Homily preached by the Most Reverend Malcolm McMahon OP, Archbishop of Liverpool, at Midnight Mass in the Metropolitan Cathedral of Christ the King, Liverpool
Our God doesn’t play around with us by keeping secrets, he is a God who surprises us at every move, and none more so than tonight, when the anointed one comes not in power and in splendour but as a child in a manger. Quite scandalous really – but it caught us by surprise, despite the prophets and other hints that God had given us. We don’t get any fuss tonight – just a child in a manger.
Yet despite this, everyone wants to get in on the action. I received a Christmas card showing the crib scene with St Dominic kneeling in the crib. It’s a famous scene by Fra Angelico from the Priory of St Mark in Florence. At a nativity play I attended there were four inn keepers. Everyone had a part and the audience were invited to stand around the crib at the end of the play singing carols. Everyone had a part to play.
And if there aren’t enough parts then make some up. I am always amused by the octopus who appears in the Christmas concert in the film Love Actually. All God’s creation somehow is drawn to the crib and into it.
Maybe it’s because the crib draws us like a magnet that some people are so opposed to what it stands for. Christmas may be a big surprise but when the shock of that subsides there remains only commitment to a way of living and loving that often opposes the accepted norms and current fashions. One political party in the build-up to the recent election de-selected a prospective candidate because he was a Catholic and his beliefs would be in conflict with party policy. Why is it that our society finds us so difficult to deal with? Why is Christianity and Catholicism in particular an object of criticism by so many people? What makes them so afraid – a child in a manger, a man dying on a cross?
There are many people who wish to dismantle the structures of our society regarding the way we educate our children. There are others who would rather have an empty manger than face the birth of a child. Meanwhile there are many families who would be hungry this Christmas if it were not for foodbanks and the charitable giving of Church communities.
The child who is given us tonight calls us to do something about it. But what do we do? Going to the crib can only be a starting point. The people of Jesus’ time were oppressed by a foreign power that was draining the wealth of its people and sending it to Rome to support the empire; that was using mixed blood kings to keep God’s people under the thumb, and their expectations of a liberator were not met by the child in the manger – at least they could not see how Jesus who thirty years later preached a Gospel of love was going to free them. We know what they did to him but what do we do?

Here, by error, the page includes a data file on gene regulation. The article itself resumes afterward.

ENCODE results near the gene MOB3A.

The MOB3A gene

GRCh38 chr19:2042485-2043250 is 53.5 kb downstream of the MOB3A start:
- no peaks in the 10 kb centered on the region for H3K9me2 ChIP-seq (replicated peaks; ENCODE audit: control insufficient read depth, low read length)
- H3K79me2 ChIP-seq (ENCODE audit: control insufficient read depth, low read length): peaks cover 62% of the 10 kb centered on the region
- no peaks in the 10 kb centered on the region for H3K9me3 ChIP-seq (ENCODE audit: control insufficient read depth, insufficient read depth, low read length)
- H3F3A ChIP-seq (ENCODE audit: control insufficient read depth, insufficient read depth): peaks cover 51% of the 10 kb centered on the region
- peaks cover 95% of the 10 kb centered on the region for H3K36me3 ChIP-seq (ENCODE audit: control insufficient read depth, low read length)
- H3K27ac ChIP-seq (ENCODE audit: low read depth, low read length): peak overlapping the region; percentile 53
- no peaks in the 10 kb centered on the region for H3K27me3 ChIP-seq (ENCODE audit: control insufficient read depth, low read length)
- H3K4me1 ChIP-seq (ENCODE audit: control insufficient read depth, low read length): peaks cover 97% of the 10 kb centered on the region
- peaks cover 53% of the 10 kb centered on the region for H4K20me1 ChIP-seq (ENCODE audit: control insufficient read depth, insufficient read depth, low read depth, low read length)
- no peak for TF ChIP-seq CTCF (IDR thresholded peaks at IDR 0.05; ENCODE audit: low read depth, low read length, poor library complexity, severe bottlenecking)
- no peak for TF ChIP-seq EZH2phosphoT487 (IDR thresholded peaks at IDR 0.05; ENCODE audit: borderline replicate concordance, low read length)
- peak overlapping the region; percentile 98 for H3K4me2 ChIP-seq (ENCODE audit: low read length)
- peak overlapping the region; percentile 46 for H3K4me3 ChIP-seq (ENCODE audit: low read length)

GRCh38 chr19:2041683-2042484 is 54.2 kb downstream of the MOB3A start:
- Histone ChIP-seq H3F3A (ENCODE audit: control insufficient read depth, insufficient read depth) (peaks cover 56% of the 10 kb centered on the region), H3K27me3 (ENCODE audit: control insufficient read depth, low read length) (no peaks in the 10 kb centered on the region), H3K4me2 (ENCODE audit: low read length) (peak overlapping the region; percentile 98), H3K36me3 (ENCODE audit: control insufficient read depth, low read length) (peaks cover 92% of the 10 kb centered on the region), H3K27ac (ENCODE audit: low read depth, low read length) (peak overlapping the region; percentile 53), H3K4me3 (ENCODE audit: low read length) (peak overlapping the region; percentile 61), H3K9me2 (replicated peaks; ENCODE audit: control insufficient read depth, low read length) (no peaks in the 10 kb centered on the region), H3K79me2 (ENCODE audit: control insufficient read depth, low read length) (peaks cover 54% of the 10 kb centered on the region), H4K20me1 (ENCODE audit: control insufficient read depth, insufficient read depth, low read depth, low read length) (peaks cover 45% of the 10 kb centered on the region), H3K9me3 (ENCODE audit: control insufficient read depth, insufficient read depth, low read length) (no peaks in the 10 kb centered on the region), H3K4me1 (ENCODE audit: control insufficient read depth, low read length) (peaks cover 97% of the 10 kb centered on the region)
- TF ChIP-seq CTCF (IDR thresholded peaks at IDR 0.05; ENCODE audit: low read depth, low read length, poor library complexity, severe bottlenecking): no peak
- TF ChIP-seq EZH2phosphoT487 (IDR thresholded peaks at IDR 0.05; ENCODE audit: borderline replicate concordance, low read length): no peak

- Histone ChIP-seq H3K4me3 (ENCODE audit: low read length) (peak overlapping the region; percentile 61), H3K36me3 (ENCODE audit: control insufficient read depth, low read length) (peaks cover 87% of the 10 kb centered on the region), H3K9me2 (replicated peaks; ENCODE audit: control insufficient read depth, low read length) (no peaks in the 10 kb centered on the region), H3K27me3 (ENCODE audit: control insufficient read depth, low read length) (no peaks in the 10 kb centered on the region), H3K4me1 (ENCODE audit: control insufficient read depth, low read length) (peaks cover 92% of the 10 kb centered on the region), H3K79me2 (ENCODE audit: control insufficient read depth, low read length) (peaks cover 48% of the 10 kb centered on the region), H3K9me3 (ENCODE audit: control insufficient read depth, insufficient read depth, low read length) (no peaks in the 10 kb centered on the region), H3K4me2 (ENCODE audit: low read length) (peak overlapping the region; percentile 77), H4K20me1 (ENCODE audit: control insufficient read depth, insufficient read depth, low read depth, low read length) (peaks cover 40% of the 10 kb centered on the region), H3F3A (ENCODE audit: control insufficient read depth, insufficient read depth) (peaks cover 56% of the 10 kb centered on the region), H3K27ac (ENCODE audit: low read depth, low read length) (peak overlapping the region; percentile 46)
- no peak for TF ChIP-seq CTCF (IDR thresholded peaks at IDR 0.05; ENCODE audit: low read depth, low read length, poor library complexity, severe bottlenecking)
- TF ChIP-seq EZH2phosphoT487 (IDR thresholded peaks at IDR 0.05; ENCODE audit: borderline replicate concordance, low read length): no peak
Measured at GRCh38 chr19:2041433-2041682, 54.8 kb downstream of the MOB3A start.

Above all, tonight, we must rejoice! Be happy, because our salvation is at hand. We must not become victims and feel that we are an oppressed minority. That would be a false picture. Catholics in this country have the freedoms enjoyed by all members of our society. People are flocking to Britain because it is still a place where freedom is cherished.
Our response to the changes in our society which we do not like or believe to be unfair or are simply downright wrong must be to live our beliefs on a daily basis. We cannot keep our beliefs hidden in a little box deep within us labelled spirituality. Being a Catholic is not a secret to be kept but a surprise to be revealed and enjoyed. People should know you are a Catholic because you look like one. Just think of the way you react to situations amongst your friends. Why is it that we are sometimes hesitant to say we disagree with an opinion? Or collude with behaviour that is uncharitable. Why are we afraid to take five minutes off to pray during the day? The Muslims aren’t – and their practice of regular prayer at certain moments in the day may well have come from the early Christians.
Tonight, we are surprised that God has come to us as a child who needs our help – who needs feeding and changing, who needs our love and care. We too can surprise the world by being Christ to others. If you allow Christ to be born in you, then just think of the difference you will make to the world.
We will no longer be helpless members of a society that has lost its way but we will strengthen its moral backbone. You can do this straight away in your personal life, but you can also be active in our free society to ensure that those freedoms are passed on to generations to come, through science, commerce, politics or whatever it takes.
The Holy Child, this night so helpless and demanding, inspires us to be strong, to stand by him in the crib but also to stand by our beliefs and to live them in our daily lives. What a surprise we have been given, let us now surprise the world by making our personal faith a living reality.
Merry Christmas to you all.
+Malcolm McMahon OP
Archbishop of Liverpool